This recently released novel was written by Antonio Iturbe and translated by Lilit Thwaites. It is not only a well-written historical fiction, but a must-read for those interested in the Holocaust. The poignant plot and detailed character development draw you in to this riveting story. I found myself thinking of Anne Frank and Elie Wiesel as I learned about the life of Dita Kraus in The Librarian of Auschwitz. I highly recommend this YA novel to readers aged twelve and up.

Click here to learn about the author Antonio Iturbe.
Click here to read an article about Holocaust survivor, Dita Kraus.

Friday, February 16, 2018

Storyteller's Journey

A Creative Collaboration!

Since I recently completed a revision of our next book, it was time to begin the arduous task of creating the illustrations. (I'm the designer of the art, while Michael is the talented oil painter!)

Once we had finalized the still life arrangement, Michael began the first of twenty oil paintings necessary to complete our next Lindstrom Wintertime Tale - The Whim of Winter.

Here is the almost-complete painting. (Michael just informed me he wants to work on the wool tartan scarf.) We need to complete two illustrations a month to be on schedule to begin formatting next January!

From time to time throughout this year I'll post an update on the progress of our collaboration for The Whim of Winter!

Wednesday, February 14, 2018

Whimsical Word of the Week

Ardor (n.)
enthusiasm or passion.
Example: The couple's trip to Paris only enhanced the ardor on their anniversary.


Monday, February 12, 2018

Bibliophile's Corner

by Matt de la Peña ~ illustrated by Loren Long

Flap Copy Description:
"In the beginning there is light
and two wide-eyed figures standing near the foot of your bed
and the sound of their voices is love.
A cab driver plays love softly on his radio
while you bounce in back with the bumps of the city
and everything smells new, and it smells like life."

In this heartfelt celebration of love, Matt de la Peña and illustrator Loren Long depict the many ways we experience this universal bond, which carries us from the day we are born throughout the years of our childhood and beyond. With a lyrical text that's soothing and inspiring, this tender tale is a needed comfort and a new classic that will resonate with readers of every age.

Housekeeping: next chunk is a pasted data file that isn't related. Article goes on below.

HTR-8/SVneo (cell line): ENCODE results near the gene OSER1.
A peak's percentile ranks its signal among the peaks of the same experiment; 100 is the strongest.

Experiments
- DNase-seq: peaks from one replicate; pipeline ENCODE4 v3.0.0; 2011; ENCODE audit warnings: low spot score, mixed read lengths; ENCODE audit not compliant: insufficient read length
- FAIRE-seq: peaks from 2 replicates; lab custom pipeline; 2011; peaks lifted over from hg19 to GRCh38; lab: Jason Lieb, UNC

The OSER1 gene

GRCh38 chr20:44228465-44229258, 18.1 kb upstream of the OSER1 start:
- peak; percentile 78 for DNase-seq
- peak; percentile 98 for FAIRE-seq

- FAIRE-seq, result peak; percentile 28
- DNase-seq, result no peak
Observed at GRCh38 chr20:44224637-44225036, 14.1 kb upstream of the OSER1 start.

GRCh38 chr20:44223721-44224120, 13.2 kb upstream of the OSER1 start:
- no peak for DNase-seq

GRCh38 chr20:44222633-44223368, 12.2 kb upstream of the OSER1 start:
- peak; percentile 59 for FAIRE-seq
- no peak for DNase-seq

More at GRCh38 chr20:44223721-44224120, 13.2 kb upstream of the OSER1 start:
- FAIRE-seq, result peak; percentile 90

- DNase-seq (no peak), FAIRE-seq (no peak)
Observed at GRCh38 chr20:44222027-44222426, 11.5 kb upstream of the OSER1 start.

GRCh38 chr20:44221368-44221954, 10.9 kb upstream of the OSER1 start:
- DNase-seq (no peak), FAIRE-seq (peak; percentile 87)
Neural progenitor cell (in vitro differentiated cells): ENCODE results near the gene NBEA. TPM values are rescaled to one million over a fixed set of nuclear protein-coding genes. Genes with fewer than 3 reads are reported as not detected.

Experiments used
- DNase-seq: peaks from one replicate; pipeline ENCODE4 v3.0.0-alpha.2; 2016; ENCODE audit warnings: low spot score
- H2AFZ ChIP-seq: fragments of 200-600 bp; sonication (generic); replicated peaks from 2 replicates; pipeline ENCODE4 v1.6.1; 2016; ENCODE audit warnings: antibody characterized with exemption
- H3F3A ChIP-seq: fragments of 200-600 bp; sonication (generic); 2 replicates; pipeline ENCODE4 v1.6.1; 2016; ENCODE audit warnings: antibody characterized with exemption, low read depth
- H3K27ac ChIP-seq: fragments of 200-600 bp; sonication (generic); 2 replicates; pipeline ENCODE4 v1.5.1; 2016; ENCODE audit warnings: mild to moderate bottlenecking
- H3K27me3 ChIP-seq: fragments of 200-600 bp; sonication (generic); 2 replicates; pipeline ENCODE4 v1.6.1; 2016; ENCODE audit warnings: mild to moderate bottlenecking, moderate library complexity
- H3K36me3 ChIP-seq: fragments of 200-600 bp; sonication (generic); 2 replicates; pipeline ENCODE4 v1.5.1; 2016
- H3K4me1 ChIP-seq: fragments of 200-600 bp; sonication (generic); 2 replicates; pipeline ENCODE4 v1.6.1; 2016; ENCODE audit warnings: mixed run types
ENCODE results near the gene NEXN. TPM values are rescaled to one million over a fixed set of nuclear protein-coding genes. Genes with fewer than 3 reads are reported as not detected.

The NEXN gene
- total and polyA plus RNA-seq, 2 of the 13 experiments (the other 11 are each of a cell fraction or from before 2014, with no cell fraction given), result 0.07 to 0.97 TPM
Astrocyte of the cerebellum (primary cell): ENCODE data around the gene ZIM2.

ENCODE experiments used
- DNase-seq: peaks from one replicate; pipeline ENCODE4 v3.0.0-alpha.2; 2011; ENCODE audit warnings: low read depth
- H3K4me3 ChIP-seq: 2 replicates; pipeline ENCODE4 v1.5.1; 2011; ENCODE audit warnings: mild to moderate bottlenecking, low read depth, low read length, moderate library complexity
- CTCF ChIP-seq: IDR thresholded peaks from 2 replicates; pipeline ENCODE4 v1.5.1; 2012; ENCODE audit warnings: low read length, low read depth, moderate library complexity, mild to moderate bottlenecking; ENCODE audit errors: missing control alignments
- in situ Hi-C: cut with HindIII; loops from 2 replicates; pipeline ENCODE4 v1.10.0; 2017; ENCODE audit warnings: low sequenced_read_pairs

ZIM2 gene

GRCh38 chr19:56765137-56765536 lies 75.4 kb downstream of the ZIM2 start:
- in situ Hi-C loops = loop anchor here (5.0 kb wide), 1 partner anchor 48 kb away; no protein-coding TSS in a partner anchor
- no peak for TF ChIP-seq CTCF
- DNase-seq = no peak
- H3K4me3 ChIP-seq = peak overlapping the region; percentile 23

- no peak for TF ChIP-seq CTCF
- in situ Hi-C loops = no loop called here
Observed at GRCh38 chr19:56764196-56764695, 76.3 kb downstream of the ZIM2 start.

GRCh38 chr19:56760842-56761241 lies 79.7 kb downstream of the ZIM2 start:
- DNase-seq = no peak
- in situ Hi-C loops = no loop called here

My Thoughts:
Love is a powerful picture book revealing the different faces, and places, where a child might find love. The diversity depicted by Loren Long's beautiful illustrations, as well as the text, is a refreshing message to add to the current discussion in the world of children's books. Matt de la Peña, once again, reveals his passionate heart through his extraordinary storytelling style. I highly recommend Love to readers of all ages!

Friday, February 9, 2018

Storyteller's Journey

A Few Words About Love

At this time of year (at least in the States) our hearts and minds turn toward love, especially on Valentine's Day. However, due to the current state of our country with its unrest and divisiveness, it's a good time to remind ourselves about the need for not only love, but kindness.

No matter what your perspective during these turbulent times, most people would at least agree that we all need to be a bit kinder to one another. We also need to stand up for what is right. Sometimes being loving and kind seems to be at odds with raising our voices for justice. So what's a person to do? I've tussled with this dilemma myself; I believe it's a very personal issue that we each must resolve in our own way. Not every one will march. Not every one will pen their opinions. Not every one will run for office. However, we can each do something that suits our passion & personality. If nothing else, we can each choose to be kinder to the people we come in contact with each day.

As writers of books for children and young adults, it's important that we pen words that not only inspire, inform, and entertain, but that we create stories that encourage and empower our young readers as well.

Wednesday, February 7, 2018

Whimsical Word of the Week

Faodail (n.)
a lucky find.
Example: The family photograph was a faodail for the woman since it had been lost for years.

Monday, February 5, 2018

Bibliophile's Corner

The Natural World of Winnie-the-Pooh
by Kathryn Aalto

Flap Copy Description:
Delve into the home of the world’s most beloved bear! The Natural World of Winnie-the-Pooh explores the magical landscapes where Pooh, Christopher Robin, and their friends live and play. The Hundred Acre Wood—the setting for Winnie-the-Pooh’s adventures—was inspired by Ashdown Forest, a wildlife haven that spans more than 6,000 acres in southeast England. In the pages of this enchanting book you can visit the ancient black walnut tree on the edge of the forest that became Pooh’s house, go deep into the pine trees to find Poohsticks Bridge, and climb up to the top of the enchanted Galleons Lap, where Pooh says goodbye to Christopher Robin. You will discover how Milne's childhood connection with nature and his role as a father influenced his famous stories, and how his close collaboration with illustrator E. H. Shepard brought those stories to life. This charming book also serves as a guide to the plants, animals, and places of the remarkable Ashdown Forest, whether you are visiting in person or from the comfort of your favorite armchair. In a delightful narrative, enriched with Shepard’s original illustrations, hundreds of color photographs, and Milne’s own words, you will rediscover your favorite characters and the magical place they called home.